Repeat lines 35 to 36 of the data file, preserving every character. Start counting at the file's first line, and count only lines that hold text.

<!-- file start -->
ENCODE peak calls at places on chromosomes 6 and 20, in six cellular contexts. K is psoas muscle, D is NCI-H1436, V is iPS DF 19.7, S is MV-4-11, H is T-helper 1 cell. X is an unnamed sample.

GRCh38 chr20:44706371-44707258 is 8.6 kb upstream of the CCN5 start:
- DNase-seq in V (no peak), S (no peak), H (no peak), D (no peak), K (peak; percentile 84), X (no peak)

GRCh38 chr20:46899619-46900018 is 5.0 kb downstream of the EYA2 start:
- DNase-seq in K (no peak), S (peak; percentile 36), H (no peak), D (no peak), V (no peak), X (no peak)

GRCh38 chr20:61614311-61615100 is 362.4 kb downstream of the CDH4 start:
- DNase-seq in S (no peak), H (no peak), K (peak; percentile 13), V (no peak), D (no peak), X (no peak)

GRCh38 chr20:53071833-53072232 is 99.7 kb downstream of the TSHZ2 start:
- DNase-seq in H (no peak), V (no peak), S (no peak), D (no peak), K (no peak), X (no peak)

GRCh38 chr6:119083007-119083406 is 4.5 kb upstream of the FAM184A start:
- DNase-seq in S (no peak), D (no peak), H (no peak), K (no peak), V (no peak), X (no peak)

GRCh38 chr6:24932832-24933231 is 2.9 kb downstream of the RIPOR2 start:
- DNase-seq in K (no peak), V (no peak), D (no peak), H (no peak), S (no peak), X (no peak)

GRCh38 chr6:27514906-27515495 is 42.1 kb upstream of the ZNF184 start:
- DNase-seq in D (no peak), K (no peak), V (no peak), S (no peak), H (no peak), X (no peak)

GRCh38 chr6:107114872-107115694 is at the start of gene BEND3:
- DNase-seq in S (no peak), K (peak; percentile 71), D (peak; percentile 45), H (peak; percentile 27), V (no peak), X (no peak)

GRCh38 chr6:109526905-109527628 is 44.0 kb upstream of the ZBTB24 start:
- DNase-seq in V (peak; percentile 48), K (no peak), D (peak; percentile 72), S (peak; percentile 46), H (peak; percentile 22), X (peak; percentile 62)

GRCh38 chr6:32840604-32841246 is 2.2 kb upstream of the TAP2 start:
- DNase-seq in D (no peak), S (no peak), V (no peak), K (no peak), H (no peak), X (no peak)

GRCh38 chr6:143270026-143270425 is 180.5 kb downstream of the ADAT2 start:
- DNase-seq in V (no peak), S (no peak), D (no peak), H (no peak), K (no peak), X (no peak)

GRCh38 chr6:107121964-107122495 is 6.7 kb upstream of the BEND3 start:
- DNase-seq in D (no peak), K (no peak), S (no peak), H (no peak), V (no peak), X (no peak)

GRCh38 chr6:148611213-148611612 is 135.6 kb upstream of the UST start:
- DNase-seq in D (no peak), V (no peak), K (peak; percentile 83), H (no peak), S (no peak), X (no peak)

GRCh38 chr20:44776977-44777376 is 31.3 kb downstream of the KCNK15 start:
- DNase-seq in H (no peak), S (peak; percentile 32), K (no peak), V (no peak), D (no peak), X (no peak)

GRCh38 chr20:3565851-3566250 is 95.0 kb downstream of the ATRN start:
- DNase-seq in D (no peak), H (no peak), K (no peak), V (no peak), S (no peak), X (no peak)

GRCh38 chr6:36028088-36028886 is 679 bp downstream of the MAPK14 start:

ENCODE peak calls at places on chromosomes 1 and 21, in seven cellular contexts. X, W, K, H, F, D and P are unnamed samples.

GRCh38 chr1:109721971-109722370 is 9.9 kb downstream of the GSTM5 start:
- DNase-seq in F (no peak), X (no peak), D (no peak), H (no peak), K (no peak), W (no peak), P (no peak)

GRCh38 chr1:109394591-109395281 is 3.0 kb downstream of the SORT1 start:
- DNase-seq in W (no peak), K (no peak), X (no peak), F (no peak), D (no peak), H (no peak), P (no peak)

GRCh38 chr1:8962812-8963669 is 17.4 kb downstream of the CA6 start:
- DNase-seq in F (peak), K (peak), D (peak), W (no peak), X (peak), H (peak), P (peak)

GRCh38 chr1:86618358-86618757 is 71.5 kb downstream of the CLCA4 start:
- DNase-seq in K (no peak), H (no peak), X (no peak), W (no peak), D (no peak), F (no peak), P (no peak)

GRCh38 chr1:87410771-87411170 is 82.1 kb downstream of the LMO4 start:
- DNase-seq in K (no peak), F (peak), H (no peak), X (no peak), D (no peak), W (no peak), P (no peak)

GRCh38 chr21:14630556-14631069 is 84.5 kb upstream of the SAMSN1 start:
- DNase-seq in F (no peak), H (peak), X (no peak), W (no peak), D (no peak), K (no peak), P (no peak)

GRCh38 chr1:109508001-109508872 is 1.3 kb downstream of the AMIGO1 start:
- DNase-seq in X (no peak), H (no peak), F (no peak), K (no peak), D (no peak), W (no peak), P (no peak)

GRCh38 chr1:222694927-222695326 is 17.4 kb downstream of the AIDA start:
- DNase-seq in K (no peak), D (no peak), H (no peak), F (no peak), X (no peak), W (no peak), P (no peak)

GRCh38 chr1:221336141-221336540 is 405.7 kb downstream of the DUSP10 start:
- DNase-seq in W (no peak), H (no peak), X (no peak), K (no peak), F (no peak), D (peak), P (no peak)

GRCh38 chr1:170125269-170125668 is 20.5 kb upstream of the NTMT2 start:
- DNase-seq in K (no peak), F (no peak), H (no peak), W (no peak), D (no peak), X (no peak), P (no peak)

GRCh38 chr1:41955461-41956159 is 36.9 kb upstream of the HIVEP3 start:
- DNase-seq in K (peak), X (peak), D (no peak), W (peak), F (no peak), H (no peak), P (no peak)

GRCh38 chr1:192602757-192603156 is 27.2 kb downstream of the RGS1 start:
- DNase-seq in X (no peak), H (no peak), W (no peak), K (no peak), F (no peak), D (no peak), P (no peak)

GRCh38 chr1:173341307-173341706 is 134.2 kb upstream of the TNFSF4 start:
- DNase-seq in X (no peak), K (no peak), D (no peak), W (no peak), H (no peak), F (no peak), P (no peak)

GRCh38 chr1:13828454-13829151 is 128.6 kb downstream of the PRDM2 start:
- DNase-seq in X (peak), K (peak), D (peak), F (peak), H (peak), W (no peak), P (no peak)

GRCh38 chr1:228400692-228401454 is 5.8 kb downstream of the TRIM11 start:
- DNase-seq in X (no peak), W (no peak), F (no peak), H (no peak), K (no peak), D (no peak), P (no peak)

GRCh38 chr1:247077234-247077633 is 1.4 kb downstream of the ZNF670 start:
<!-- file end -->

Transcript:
- DNase-seq in F (no peak), X (no peak), D (no peak), H (no peak), K (no peak), W (no peak), P (no peak)

GRCh38 chr1:109394591-109395281 is 3.0 kb downstream of the SORT1 start: